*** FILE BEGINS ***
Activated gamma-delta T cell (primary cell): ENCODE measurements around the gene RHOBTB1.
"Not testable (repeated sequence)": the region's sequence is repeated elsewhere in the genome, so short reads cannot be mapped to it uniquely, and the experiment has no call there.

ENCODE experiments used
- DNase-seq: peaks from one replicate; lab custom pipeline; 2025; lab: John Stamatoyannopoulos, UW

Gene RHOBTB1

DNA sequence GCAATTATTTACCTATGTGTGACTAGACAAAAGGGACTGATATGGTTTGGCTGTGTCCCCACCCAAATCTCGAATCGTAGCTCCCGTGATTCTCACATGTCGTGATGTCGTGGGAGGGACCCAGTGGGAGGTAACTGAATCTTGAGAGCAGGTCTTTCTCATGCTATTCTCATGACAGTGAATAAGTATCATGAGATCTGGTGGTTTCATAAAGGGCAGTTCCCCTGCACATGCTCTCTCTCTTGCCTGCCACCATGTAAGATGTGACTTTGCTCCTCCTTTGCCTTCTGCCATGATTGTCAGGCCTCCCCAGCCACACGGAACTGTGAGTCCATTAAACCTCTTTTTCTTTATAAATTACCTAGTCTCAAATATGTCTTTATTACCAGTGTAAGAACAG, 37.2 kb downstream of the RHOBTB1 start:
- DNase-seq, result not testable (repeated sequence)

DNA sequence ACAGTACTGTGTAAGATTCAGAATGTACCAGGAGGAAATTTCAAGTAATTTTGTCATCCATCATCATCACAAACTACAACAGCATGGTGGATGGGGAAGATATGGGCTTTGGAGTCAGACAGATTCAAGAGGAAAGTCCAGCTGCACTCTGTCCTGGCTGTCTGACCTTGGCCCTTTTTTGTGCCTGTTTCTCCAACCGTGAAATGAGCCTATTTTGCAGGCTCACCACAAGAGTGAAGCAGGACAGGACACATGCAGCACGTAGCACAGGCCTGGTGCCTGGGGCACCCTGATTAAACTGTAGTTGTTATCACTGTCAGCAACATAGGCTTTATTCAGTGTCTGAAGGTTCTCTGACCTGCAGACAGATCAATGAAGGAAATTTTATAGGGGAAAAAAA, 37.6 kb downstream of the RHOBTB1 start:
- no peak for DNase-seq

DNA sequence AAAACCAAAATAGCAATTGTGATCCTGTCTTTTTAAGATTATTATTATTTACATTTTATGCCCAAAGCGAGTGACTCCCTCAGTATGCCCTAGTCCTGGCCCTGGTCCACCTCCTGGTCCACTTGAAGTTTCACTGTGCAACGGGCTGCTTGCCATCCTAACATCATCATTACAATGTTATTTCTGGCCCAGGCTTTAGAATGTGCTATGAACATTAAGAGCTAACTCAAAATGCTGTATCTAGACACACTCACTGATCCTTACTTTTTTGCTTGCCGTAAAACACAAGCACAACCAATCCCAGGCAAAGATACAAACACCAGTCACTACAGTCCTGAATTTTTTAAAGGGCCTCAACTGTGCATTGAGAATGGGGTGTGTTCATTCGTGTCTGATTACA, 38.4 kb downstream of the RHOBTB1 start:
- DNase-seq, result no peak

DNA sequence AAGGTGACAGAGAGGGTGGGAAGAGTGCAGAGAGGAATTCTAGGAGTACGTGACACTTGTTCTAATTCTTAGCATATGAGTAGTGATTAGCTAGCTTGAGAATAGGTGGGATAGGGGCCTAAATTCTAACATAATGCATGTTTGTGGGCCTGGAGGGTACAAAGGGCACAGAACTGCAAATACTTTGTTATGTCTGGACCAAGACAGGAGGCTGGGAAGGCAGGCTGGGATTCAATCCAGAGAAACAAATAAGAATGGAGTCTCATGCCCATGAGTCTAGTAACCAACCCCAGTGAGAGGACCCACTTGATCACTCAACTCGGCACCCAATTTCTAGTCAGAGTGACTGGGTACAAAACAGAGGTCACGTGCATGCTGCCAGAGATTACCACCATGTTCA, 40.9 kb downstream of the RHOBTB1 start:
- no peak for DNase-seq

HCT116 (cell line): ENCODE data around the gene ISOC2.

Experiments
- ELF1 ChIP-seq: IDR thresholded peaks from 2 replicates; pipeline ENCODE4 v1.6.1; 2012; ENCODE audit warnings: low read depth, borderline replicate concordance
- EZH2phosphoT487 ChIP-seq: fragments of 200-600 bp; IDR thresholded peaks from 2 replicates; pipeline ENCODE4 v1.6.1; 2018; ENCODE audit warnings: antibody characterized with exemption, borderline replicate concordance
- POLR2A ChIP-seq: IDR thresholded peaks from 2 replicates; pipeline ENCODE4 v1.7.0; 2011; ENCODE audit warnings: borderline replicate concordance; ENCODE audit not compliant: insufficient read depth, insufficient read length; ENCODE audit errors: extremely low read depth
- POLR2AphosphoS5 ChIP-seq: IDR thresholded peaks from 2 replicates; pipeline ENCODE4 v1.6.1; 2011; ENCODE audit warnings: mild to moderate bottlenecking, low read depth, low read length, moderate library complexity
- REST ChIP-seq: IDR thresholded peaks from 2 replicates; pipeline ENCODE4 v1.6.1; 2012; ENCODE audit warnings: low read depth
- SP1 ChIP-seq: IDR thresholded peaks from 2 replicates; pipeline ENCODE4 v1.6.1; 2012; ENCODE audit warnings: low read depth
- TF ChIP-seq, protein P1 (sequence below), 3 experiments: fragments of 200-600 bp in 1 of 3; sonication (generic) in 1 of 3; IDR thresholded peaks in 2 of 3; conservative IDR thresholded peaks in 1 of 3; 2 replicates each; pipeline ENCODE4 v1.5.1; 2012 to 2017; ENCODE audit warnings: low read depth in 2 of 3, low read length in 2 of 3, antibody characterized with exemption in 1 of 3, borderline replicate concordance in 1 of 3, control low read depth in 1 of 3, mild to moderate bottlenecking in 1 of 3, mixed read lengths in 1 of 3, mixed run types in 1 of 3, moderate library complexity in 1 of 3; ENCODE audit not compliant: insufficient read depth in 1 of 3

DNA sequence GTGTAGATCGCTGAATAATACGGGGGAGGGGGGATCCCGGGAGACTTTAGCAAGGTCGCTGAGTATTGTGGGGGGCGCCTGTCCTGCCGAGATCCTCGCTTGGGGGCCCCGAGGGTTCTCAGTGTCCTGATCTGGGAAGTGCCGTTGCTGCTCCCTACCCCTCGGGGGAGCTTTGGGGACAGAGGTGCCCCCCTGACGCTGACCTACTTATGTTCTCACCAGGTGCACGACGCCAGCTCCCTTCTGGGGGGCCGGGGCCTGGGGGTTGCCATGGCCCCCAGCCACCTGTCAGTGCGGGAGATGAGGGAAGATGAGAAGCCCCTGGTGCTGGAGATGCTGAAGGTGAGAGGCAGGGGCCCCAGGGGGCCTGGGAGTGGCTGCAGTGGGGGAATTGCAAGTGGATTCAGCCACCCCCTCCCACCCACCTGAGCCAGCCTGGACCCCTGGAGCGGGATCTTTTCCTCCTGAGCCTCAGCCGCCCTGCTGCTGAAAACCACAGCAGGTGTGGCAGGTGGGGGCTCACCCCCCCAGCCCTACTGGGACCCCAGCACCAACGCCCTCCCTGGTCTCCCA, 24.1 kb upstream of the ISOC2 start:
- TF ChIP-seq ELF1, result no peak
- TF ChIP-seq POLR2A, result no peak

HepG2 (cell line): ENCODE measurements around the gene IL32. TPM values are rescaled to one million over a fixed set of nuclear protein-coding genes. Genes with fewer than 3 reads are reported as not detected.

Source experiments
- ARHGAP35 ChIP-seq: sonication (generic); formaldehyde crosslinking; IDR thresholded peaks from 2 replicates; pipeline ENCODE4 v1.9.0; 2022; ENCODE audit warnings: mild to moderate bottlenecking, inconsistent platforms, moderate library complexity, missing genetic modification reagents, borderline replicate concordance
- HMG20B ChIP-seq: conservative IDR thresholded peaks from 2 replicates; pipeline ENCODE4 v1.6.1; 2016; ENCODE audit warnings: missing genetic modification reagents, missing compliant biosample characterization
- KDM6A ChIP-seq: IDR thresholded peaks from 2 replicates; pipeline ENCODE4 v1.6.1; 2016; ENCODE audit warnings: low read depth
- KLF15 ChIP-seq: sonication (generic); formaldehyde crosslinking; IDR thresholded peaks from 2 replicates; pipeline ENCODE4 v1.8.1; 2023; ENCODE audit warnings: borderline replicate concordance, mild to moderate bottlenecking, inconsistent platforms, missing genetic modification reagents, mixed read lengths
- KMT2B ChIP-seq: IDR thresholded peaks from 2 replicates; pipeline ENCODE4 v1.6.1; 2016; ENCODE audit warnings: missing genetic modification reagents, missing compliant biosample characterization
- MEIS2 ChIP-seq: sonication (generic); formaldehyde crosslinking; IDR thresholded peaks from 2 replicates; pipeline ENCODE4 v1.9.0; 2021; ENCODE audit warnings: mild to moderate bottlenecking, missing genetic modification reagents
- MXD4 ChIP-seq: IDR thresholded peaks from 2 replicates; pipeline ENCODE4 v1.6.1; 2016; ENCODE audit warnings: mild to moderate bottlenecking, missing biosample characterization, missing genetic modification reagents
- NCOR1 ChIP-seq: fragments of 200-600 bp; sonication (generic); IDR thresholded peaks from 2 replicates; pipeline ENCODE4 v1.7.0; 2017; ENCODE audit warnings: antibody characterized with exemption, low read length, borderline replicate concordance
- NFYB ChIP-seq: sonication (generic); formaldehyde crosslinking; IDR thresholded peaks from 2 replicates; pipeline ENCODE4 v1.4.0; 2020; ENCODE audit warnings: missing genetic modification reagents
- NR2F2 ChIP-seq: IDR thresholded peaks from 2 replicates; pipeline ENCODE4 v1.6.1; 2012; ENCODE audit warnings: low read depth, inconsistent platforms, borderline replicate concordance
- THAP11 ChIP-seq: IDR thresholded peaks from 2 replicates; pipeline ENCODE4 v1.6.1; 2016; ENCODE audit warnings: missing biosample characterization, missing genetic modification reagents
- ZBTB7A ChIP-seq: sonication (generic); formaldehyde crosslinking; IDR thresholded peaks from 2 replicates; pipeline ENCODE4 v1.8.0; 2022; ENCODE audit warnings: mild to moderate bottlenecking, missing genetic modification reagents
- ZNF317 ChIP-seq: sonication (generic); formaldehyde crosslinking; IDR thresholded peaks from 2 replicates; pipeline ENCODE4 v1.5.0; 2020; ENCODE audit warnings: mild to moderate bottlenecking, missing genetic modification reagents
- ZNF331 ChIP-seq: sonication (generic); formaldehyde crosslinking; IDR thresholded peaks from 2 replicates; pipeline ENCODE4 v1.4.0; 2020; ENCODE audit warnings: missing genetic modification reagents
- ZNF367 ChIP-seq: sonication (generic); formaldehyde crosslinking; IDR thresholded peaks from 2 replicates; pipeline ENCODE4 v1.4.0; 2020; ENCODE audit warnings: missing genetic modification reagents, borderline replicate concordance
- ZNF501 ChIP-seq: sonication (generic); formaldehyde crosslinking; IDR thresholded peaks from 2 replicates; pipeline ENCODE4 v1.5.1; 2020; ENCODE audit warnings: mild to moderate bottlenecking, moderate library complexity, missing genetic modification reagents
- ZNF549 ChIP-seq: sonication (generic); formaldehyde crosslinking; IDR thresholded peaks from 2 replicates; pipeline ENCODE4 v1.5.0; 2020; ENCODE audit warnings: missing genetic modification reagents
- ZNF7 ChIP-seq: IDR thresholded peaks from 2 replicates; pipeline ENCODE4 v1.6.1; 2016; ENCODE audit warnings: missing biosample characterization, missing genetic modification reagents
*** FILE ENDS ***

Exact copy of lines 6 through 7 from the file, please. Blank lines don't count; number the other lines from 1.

DNA sequence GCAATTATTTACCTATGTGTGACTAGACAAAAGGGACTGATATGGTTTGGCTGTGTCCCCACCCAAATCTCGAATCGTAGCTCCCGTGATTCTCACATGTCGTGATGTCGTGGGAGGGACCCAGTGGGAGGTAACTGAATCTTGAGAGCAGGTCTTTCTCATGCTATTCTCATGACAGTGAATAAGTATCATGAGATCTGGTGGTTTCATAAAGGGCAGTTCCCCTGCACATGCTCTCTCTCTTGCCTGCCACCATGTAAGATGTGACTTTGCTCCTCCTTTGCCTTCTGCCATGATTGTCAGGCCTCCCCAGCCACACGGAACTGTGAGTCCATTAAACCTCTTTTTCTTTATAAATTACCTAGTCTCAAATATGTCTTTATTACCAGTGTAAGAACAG, 37.2 kb downstream of the RHOBTB1 start:
- DNase-seq, result not testable (repeated sequence)